Artist: William Blake (British, London 1757–1827 London)

Subject: William Shakespeare (British, Stratford-upon-Avon 1564–1616 Stratford-upon-Avon)

Date: ca. 1795

Medium: Relief etching, printed in color and finished with pen and ink and watercolor

Dimensions: sheet: 16 5/8 x 20 3/4in. (42.2 x 52.7cm)

Classification: Prints

Credit Line: Gift of Mrs. Robert W. Goelet, transferred from European Paintings, 1958

Accession Number: 58.603


The existence of a unique proof print at the British Museum, in which Blake experimented with his technique on a small scale, suggests that Pity was the first large color print produced by the artist. The child and rider illustrate a double simile from Shakespeare's Macbeth (1:7), in which Macbeth considers the pitiable reaction to his murder of Duncan in terms of vulnerability and vengeance, the human and the supernatural:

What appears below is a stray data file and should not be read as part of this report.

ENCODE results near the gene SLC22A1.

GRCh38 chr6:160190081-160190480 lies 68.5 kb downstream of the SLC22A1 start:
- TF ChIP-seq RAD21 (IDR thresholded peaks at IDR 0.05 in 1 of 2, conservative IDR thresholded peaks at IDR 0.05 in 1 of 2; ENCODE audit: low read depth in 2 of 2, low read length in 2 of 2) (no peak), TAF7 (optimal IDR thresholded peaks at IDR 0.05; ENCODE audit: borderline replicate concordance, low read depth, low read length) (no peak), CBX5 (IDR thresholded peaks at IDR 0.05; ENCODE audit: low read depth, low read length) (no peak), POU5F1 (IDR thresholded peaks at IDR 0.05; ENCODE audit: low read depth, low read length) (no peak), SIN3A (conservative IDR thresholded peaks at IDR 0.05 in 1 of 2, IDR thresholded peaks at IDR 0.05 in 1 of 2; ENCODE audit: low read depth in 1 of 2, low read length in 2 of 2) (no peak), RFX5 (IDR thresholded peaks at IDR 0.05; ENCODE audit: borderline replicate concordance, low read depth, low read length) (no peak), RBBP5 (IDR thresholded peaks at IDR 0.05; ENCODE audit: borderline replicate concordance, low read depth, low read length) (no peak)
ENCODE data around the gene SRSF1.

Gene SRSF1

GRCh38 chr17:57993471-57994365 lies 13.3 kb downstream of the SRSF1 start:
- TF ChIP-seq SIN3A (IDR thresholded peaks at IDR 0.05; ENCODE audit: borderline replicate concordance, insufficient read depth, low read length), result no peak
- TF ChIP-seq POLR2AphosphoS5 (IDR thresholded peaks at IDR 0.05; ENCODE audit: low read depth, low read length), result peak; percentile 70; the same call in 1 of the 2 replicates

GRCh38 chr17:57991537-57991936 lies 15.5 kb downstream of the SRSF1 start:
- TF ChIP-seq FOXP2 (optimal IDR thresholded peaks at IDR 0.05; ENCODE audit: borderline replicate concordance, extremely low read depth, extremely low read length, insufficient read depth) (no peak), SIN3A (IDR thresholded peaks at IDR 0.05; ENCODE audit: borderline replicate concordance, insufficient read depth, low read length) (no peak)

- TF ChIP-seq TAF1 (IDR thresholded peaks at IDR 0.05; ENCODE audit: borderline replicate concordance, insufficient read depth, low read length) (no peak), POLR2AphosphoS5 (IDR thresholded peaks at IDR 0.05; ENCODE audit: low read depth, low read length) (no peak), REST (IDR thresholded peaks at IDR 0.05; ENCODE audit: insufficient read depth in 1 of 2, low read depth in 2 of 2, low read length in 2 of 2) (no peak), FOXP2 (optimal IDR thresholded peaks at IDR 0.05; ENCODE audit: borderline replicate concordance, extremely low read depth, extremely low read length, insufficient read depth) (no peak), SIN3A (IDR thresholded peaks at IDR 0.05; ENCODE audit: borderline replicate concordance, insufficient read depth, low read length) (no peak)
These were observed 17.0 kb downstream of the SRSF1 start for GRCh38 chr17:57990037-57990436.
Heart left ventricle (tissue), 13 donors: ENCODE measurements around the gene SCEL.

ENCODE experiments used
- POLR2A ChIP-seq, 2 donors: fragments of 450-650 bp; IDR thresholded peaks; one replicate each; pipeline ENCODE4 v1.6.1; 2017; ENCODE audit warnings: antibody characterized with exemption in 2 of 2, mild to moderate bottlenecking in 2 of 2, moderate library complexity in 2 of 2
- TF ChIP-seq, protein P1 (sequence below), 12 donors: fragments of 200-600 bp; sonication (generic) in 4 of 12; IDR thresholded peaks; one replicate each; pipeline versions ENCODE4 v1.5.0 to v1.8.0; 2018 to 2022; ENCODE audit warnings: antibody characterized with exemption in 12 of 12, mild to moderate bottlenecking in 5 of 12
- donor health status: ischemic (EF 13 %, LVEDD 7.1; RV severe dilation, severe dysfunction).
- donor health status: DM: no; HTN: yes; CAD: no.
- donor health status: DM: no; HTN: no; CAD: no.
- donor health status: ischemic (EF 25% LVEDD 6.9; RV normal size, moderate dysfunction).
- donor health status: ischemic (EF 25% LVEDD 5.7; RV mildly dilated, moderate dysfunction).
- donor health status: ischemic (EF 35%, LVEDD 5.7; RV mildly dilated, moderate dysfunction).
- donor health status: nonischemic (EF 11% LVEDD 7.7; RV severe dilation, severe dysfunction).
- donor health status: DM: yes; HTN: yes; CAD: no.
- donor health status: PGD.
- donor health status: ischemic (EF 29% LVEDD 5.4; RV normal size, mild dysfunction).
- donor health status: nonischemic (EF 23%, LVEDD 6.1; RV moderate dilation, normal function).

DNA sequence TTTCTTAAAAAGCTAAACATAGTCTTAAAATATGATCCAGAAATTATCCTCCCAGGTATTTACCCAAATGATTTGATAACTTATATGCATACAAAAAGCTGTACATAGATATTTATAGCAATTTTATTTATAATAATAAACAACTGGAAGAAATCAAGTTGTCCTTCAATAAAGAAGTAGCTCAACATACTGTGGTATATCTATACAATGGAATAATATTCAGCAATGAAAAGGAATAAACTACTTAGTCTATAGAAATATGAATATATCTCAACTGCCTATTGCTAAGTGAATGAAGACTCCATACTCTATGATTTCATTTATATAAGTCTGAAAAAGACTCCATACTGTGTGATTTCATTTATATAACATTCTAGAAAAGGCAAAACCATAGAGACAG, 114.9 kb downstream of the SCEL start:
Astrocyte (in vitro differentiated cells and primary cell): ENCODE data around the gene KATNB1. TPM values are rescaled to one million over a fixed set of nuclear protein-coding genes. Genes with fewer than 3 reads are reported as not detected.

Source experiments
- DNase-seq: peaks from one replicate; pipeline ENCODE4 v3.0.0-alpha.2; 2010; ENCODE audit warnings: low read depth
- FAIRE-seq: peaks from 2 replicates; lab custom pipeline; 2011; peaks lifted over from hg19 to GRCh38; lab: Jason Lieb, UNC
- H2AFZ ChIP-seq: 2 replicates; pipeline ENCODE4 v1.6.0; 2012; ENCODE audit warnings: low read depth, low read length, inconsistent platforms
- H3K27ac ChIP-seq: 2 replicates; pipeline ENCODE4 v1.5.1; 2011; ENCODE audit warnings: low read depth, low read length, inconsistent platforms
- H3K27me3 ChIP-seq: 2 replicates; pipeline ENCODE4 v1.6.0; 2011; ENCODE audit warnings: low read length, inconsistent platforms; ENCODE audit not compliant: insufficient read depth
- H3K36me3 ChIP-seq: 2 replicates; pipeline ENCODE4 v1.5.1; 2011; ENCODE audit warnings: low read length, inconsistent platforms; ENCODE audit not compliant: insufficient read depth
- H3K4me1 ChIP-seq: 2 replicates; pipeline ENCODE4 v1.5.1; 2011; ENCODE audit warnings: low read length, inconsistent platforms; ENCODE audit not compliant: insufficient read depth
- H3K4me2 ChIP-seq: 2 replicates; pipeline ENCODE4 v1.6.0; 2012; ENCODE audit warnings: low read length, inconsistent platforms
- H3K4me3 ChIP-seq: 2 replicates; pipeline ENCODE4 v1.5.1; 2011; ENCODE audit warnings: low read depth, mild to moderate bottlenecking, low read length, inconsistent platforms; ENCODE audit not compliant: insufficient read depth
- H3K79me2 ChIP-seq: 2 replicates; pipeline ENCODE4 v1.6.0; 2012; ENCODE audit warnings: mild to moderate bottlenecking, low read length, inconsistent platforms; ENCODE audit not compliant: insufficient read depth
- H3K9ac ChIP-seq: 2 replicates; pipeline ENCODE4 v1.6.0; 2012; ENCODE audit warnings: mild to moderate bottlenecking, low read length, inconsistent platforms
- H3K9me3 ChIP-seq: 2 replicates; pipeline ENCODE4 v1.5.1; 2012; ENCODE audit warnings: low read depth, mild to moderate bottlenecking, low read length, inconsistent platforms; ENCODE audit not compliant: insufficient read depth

And pity, like a naked newborn babe,
Striding the blast, or heaven's cherubin horsed
Upon the sightless couriers of the air,
Shall blow the horrid deed in every eye,
That tears shall drown the wind.